Top tips to applicants from the Scholarship Selection Committee:
1. Pay attention to details.
Your video submissions should always be recorded horizontally, do your best with lighting, and whenever possible remove any distracting items in the background.
Make sure you acknowledge accompanists, choreographers, composers, directors, etc. in your Portfolio Index.
Have someone look over your application to spot any spelling or punctuation errors.
2. Write a clear and concise Artist Statement.
This is where the Committee gets to learn about you, your art, and what inspires or motivates you. It is a big challenge for many artists to turn the spotlight on themselves, but remember: the people reviewing your application WANT to know about you and connect with you as an artist.
Here are some tips for crafting a compelling artist statement:
Keep it concise: An artist statement should be brief and to the point, typically no more than a few paragraphs. Avoid using jargon or overly technical language, and focus on conveying your ideas in a clear and concise manner.
Be authentic: Your artist statement should reflect your genuine voice and perspective. Don't try to sound like someone else, or use language that feels inauthentic or forced.
Focus on your inspiration and process: An artist statement is an opportunity to share the stories, experiences, and concepts that inspire your work. It should also provide insight into your creative process, including the materials, techniques, and methods you use to create your art.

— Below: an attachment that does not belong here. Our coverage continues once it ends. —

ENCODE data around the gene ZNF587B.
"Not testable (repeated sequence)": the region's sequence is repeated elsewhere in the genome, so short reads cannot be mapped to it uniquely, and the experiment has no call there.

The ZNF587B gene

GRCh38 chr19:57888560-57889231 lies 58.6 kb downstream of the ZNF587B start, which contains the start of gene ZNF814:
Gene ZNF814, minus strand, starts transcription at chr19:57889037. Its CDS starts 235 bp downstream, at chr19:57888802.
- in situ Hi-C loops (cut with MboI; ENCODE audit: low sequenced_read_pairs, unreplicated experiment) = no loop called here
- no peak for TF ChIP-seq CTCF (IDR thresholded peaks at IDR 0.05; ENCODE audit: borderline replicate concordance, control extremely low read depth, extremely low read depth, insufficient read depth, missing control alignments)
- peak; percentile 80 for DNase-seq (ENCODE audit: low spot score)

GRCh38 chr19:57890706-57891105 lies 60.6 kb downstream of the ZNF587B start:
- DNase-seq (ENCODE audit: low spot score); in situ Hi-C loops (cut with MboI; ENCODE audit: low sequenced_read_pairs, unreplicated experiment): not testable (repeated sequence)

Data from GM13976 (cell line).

Explain the meaning behind your work: An artist statement should provide context for your artwork and explain the deeper meanings or themes that you are exploring.
Tell us how your chosen study/training/development opportunity will benefit you as an artist. Explain your goals and what specific skills and/or projects you will be working on.
Edit and revise: Like any writing, an artist statement should be edited and revised to ensure that it is clear, concise, and well-written. Consider asking your instructor, mentor, or friend to review your statement and provide feedback.
3. Refine your Artist Resume.
Keep your resume up-to-date and try to keep it to two pages. If you are senior-level artist, you do not need to include your junior-level experiences in great detail. Ensure you acknowledge instructors, choreographers, composers, mentors, etc that you have worked or collaborated with.
Some tips in writing a strong Artist Resume:
Use a clear and simple format: Keep the design and layout of your resume clear and straightforward. Use standard fonts and make sure that the information is presented in a logical order.
Highlight your achievements: Focus on your accomplishments and awards in your resume. Mention any exhibitions, shows, or competitions where your work has been featured.
Include your education and training: Mention your educational background, including any degrees, certifications, or workshops that you have completed.
Showcase your skills and techniques: Highlight your artistic skills and techniques that make you unique. Mention any mediums you work with or specialized techniques you employ.
Keep it concise: Keep your resume concise and to the point. Avoid using overly technical language or jargon that may not be familiar to the reader.
We are here to support you! If you need help with your artist statement or any part of your application, reach out to us.
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